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2011 OSEP Leadership Mega Conference Collaboration to Achieve Success from Cradle to Career 2.0 Working with Highly Mobile Children Strategies and Supports.

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Presentation on theme: "2011 OSEP Leadership Mega Conference Collaboration to Achieve Success from Cradle to Career 2.0 Working with Highly Mobile Children Strategies and Supports."— Presentation transcript:

1 2011 OSEP Leadership Mega Conference Collaboration to Achieve Success from Cradle to Career 2.0 Working with Highly Mobile Children Strategies and Supports to Help Better Serve Migrant Children and Children Experiencing Homelessness Angela Branch Guadalupe Cuesta Jennifer Pringle Strand Presentation #

2 About Us National Migrant and Seasonal Head Start (MSHS) Collaboration Office – Convene stakeholder groups for information sharing and planning. Be a conduit of information between the regional office and the State and local early childhood system. – Facilitate Head Start agencies’ access to, and utilization of, appropriate entities so Head Start children and families can secure needed services and critical partnerships are formalized. – Support policy, planning, and implementation of cross agency State systems for early childhood. School Transitions - Professional Development - Child Care and Early Childhood Systems - Regional Office Priorities 2

3 About Us Migrant and Seasonal Head Start (MSHS) Technical Assistance Center – Provide training and technical assistance to MSHS grantees and delegate agencies in 39 states. – Support Office of Head Start Region 12 and the National MSHS Collaboration Office. 3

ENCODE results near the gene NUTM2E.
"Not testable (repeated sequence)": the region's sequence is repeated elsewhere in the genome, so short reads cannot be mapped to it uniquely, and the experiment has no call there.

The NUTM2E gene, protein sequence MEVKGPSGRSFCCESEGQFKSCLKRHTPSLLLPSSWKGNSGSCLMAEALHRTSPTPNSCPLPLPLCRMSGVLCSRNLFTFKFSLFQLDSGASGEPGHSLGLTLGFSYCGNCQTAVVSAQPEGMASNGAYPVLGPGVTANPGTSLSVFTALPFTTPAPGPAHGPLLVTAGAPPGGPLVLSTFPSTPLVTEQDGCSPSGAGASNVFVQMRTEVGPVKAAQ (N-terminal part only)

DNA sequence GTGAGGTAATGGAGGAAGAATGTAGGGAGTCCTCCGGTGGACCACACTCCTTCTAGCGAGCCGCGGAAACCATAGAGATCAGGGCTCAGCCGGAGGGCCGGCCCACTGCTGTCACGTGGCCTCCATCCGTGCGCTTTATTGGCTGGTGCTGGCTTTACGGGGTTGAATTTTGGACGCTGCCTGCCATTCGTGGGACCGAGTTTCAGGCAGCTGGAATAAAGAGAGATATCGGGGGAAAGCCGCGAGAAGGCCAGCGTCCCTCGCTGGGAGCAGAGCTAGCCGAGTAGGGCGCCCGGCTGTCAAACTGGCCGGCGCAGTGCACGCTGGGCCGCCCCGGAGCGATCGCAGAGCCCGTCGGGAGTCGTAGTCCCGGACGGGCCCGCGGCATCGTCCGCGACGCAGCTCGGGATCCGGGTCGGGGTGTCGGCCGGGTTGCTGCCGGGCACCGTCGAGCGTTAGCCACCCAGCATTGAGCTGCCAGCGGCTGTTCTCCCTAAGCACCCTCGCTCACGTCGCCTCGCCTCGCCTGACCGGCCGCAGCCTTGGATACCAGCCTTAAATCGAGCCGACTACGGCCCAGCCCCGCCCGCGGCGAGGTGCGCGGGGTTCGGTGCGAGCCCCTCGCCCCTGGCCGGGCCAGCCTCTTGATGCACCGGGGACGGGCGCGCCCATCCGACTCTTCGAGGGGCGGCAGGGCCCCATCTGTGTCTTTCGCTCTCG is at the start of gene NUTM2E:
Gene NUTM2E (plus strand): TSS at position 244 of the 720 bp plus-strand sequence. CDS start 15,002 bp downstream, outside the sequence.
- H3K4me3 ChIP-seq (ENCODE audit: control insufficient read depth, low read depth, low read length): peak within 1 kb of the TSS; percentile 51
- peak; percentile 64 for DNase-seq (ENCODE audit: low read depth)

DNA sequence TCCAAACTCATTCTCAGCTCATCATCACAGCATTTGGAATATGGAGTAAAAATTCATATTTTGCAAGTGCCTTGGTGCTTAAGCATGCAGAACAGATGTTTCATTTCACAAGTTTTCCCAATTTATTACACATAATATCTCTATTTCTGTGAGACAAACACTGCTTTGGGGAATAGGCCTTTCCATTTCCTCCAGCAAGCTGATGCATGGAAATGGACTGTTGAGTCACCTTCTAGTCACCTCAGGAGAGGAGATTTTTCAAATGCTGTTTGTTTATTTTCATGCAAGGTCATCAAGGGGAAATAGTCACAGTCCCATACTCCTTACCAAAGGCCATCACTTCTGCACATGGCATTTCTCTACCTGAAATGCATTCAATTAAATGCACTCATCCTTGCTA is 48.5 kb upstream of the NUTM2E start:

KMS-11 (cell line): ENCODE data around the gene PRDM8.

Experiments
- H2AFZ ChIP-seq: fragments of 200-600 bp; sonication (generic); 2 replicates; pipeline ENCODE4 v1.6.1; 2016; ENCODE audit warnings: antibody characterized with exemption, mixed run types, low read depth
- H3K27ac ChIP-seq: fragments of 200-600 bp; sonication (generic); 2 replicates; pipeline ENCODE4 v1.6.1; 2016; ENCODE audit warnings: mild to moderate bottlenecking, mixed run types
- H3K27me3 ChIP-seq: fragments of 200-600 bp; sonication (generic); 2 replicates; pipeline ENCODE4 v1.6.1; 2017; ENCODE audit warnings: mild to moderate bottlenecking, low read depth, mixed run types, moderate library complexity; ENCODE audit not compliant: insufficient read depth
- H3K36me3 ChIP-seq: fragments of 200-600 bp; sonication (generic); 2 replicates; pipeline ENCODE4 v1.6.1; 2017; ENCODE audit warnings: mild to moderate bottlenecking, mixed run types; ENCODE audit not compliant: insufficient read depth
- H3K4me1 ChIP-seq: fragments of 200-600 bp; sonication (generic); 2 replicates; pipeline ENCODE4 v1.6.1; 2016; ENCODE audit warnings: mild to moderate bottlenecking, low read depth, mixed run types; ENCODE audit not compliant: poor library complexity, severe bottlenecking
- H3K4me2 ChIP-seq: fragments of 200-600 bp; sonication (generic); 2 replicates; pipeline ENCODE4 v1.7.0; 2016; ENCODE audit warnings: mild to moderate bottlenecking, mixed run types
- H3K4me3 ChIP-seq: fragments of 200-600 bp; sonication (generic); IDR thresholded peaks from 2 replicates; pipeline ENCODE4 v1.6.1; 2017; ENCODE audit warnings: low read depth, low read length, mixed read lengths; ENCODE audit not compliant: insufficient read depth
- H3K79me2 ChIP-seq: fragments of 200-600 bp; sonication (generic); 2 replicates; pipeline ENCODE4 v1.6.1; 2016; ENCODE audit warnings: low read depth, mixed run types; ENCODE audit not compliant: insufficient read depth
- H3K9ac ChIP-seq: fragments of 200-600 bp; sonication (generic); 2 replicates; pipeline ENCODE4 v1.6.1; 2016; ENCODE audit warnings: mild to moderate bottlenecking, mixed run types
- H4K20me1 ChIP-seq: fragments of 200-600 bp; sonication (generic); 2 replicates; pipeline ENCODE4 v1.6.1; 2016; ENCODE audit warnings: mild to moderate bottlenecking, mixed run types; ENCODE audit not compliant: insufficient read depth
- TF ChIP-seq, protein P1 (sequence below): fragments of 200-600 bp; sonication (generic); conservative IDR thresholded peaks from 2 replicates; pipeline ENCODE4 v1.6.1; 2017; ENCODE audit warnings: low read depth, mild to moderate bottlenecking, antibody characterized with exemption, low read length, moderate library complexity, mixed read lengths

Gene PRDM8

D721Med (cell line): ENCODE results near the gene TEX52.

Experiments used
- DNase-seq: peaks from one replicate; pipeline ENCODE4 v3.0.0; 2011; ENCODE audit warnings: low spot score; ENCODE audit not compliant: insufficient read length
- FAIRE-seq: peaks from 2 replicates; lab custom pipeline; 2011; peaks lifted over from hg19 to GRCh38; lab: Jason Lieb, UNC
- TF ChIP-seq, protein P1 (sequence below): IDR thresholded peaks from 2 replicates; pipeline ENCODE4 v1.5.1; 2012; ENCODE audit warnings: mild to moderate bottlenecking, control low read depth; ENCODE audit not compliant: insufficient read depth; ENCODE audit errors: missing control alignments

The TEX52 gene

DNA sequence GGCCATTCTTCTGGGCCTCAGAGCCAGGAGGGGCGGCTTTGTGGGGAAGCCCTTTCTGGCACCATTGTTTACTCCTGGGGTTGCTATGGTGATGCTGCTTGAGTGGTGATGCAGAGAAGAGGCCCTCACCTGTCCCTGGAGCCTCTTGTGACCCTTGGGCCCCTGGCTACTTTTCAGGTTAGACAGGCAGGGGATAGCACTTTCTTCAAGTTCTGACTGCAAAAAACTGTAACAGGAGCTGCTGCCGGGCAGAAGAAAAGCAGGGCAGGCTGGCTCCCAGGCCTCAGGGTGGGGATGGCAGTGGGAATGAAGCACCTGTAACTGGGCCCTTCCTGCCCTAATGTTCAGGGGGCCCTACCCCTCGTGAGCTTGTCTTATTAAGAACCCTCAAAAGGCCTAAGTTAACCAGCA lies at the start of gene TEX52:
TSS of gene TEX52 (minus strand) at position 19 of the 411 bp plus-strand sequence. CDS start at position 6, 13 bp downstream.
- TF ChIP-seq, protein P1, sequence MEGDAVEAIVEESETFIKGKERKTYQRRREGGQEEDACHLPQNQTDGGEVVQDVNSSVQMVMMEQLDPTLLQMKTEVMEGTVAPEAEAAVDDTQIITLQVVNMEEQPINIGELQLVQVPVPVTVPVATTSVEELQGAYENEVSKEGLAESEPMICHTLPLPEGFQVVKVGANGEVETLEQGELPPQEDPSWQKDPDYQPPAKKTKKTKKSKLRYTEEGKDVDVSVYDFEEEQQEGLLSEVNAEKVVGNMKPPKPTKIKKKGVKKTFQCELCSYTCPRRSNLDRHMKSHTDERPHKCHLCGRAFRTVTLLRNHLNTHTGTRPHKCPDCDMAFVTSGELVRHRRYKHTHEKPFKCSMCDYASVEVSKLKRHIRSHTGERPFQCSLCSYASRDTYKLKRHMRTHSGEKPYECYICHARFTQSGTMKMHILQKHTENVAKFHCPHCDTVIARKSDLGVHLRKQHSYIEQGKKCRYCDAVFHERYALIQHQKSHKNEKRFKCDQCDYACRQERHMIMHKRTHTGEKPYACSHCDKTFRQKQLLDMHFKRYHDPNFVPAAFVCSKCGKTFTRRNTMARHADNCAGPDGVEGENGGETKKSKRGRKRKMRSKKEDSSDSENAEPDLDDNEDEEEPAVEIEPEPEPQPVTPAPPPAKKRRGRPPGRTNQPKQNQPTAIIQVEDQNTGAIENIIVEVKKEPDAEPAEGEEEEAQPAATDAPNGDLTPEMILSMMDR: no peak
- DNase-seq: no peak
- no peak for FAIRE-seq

4 About Us New York State Technical and Education Assistance Center for Homeless Students (NYS-TEACHS) – Offer technical assistance to school districts, social service providers, parents, youth, and others on homeless education issues – Facilitate onsite trainings and webinars – Operate hotline (800-388-2014) and website ( 4

5 Agenda Overview of highly mobile populations Impact of mobility on educational outcomes Featured Programs: – Migrant & Seasonal Head Start Program – McKinney-Vento Program Strategies for working with migrant families and families experiencing homelessness 5

6 Examples of Highly Mobile Children Migrant children Children experiencing homelessness Children in foster care 6

7 MSHS Children 34,735 MSHS Children Age 3-517,190 MSHS Children Age 0-2 (including EHS children) 18,309 Pregnant Women (EHS Programs) 101 Total Cumulative Enrollment 35,600 National Data on MSHS Children 7

8 Up to 1.4 to 2.8 million runaway and homeless youth each year. 10% of children in poverty experience homelessness each year. Nationally, approximately 39% of the homeless population are children. National Data on Homelessness 8

9 Issues Facing Children Experiencing Homelessness Loss of structure, routine, stability Trauma and loss Deep poverty (mean income of homeless families is 46% of poverty; many homeless families also work and are still homeless) Higher rates of developmental delays Higher rates of chronic and acute health problems Mental health issues: stress, anxiety, and depression Disrupted or stressed attachments to caregivers Invisibility 9

10 36% of children who were homeless repeated a grade, twice the rate of other children. Children who have changed schools frequently are 2.5 times more likely to repeat a grade than their peers. 4 to 6 months to recover academically after each school change Research on Educational Outcomes 10

11 Migration Patterns of MSHS Families 11

12 Remain in school of origin if in best interests or Immediately enroll in local school even if student doesn’t have records and Receive transportation to school of origin Receive free school meals and Title I services Also: Each state must designate a Coordinator and Each district must designate a liaison to help students who are homeless. The McKinney-Vento Homeless Assistance Act: Key Provisions 12